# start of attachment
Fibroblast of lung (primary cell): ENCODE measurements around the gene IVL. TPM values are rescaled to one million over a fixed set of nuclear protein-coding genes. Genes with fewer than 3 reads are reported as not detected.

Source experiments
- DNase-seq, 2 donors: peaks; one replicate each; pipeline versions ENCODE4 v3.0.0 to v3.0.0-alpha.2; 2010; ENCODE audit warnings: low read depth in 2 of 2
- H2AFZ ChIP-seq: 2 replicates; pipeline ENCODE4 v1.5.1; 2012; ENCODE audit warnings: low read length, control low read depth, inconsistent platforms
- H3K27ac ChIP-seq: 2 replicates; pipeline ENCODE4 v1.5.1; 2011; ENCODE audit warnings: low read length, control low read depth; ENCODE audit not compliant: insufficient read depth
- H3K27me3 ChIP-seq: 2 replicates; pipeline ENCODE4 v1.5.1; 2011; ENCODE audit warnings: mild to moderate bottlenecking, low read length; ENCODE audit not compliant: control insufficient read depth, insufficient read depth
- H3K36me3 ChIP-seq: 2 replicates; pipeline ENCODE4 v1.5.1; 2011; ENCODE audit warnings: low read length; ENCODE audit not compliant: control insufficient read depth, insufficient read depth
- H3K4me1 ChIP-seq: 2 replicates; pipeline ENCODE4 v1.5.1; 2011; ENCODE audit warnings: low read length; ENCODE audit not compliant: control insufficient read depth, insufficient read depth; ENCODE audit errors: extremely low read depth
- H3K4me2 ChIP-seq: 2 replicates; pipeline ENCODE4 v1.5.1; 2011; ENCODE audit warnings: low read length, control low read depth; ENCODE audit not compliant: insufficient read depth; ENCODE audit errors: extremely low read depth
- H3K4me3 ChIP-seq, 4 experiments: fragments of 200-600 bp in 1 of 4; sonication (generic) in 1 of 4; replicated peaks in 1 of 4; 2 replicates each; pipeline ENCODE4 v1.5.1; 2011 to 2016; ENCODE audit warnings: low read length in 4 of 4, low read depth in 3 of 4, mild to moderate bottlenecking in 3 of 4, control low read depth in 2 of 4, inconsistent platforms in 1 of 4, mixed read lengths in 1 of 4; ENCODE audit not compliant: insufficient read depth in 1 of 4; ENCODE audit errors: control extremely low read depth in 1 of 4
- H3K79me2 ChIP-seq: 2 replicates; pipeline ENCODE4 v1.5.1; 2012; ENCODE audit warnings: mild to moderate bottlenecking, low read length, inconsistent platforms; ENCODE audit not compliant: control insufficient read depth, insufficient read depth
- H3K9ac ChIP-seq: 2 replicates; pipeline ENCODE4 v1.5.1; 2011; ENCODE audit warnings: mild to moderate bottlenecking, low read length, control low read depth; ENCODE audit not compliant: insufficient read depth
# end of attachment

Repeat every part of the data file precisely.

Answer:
Fibroblast of lung (primary cell): ENCODE measurements around the gene IVL. TPM values are rescaled to one million over a fixed set of nuclear protein-coding genes. Genes with fewer than 3 reads are reported as not detected.

Source experiments
- DNase-seq, 2 donors: peaks; one replicate each; pipeline versions ENCODE4 v3.0.0 to v3.0.0-alpha.2; 2010; ENCODE audit warnings: low read depth in 2 of 2
- H2AFZ ChIP-seq: 2 replicates; pipeline ENCODE4 v1.5.1; 2012; ENCODE audit warnings: low read length, control low read depth, inconsistent platforms
- H3K27ac ChIP-seq: 2 replicates; pipeline ENCODE4 v1.5.1; 2011; ENCODE audit warnings: low read length, control low read depth; ENCODE audit not compliant: insufficient read depth
- H3K27me3 ChIP-seq: 2 replicates; pipeline ENCODE4 v1.5.1; 2011; ENCODE audit warnings: mild to moderate bottlenecking, low read length; ENCODE audit not compliant: control insufficient read depth, insufficient read depth
- H3K36me3 ChIP-seq: 2 replicates; pipeline ENCODE4 v1.5.1; 2011; ENCODE audit warnings: low read length; ENCODE audit not compliant: control insufficient read depth, insufficient read depth
- H3K4me1 ChIP-seq: 2 replicates; pipeline ENCODE4 v1.5.1; 2011; ENCODE audit warnings: low read length; ENCODE audit not compliant: control insufficient read depth, insufficient read depth; ENCODE audit errors: extremely low read depth
- H3K4me2 ChIP-seq: 2 replicates; pipeline ENCODE4 v1.5.1; 2011; ENCODE audit warnings: low read length, control low read depth; ENCODE audit not compliant: insufficient read depth; ENCODE audit errors: extremely low read depth
- H3K4me3 ChIP-seq, 4 experiments: fragments of 200-600 bp in 1 of 4; sonication (generic) in 1 of 4; replicated peaks in 1 of 4; 2 replicates each; pipeline ENCODE4 v1.5.1; 2011 to 2016; ENCODE audit warnings: low read length in 4 of 4, low read depth in 3 of 4, mild to moderate bottlenecking in 3 of 4, control low read depth in 2 of 4, inconsistent platforms in 1 of 4, mixed read lengths in 1 of 4; ENCODE audit not compliant: insufficient read depth in 1 of 4; ENCODE audit errors: control extremely low read depth in 1 of 4
- H3K79me2 ChIP-seq: 2 replicates; pipeline ENCODE4 v1.5.1; 2012; ENCODE audit warnings: mild to moderate bottlenecking, low read length, inconsistent platforms; ENCODE audit not compliant: control insufficient read depth, insufficient read depth
- H3K9ac ChIP-seq: 2 replicates; pipeline ENCODE4 v1.5.1; 2011; ENCODE audit warnings: mild to moderate bottlenecking, low read length, control low read depth; ENCODE audit not compliant: insufficient read depth